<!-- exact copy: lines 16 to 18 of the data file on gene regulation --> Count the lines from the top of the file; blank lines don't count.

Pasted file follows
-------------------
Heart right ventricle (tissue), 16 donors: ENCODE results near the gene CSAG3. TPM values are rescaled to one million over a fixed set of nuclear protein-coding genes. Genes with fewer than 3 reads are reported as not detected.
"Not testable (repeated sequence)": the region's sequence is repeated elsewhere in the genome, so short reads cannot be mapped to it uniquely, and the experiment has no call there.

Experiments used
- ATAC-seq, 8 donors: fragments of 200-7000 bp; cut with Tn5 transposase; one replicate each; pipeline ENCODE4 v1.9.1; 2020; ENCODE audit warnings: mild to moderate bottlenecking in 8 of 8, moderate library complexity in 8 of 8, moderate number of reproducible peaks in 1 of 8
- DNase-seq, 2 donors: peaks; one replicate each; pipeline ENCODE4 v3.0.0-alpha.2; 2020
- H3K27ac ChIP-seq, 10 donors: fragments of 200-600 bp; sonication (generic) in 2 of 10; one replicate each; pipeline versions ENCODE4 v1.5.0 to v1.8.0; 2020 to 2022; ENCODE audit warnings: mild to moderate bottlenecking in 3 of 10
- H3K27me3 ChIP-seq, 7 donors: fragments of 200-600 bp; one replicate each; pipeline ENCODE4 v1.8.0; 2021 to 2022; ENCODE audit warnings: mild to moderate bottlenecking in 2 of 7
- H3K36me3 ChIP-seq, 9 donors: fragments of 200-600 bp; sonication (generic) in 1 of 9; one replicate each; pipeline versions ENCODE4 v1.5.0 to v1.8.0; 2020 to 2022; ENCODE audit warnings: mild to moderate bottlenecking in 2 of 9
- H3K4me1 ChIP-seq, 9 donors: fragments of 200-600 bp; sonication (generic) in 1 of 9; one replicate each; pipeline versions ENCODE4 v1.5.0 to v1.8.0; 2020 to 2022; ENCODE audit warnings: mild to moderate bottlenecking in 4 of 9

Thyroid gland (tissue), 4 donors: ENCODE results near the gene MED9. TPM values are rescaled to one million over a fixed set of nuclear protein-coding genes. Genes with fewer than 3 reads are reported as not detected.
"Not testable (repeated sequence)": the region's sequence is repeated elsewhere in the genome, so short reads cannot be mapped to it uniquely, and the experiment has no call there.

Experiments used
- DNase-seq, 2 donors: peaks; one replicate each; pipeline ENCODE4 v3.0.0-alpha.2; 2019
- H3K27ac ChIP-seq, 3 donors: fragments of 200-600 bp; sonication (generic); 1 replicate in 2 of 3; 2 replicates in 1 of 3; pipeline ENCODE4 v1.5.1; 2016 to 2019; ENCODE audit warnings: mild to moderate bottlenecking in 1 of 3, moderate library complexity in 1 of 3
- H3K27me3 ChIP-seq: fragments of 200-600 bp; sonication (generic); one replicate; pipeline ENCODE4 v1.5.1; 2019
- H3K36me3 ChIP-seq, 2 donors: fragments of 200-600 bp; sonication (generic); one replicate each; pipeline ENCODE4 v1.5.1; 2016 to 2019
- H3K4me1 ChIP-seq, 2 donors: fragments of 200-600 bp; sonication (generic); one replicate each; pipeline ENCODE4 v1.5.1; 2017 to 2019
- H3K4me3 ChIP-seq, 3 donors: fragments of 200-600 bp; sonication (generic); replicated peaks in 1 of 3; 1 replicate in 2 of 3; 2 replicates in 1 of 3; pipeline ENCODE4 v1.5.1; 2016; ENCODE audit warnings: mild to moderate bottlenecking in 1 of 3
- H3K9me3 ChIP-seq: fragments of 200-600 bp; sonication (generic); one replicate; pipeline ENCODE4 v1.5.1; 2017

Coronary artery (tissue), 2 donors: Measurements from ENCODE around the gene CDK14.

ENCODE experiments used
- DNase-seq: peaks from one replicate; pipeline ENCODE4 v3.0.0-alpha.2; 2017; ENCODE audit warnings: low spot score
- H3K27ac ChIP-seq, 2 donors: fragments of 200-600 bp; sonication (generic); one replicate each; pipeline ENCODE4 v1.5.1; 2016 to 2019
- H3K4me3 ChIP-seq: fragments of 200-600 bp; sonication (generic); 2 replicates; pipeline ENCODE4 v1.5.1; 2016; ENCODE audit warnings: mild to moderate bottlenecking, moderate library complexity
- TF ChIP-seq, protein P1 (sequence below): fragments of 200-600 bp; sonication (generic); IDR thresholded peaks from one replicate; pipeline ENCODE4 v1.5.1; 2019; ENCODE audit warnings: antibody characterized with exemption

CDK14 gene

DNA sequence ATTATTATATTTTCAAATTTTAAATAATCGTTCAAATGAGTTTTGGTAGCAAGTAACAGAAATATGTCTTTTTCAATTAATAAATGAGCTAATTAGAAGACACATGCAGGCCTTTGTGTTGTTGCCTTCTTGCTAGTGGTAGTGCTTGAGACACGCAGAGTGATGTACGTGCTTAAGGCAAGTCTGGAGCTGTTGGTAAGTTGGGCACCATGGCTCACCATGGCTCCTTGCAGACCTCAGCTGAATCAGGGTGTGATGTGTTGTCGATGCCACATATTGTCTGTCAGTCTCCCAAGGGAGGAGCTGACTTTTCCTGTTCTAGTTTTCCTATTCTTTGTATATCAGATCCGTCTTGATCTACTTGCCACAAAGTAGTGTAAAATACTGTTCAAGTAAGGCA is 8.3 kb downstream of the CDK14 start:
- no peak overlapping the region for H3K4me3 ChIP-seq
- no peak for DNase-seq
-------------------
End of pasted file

- H3K36me3 ChIP-seq, 2 donors: fragments of 200-600 bp; sonication (generic); one replicate each; pipeline ENCODE4 v1.5.1; 2016 to 2019
- H3K4me1 ChIP-seq, 2 donors: fragments of 200-600 bp; sonication (generic); one replicate each; pipeline ENCODE4 v1.5.1; 2017 to 2019
- H3K4me3 ChIP-seq, 3 donors: fragments of 200-600 bp; sonication (generic); replicated peaks in 1 of 3; 1 replicate in 2 of 3; 2 replicates in 1 of 3; pipeline ENCODE4 v1.5.1; 2016; ENCODE audit warnings: mild to moderate bottlenecking in 1 of 3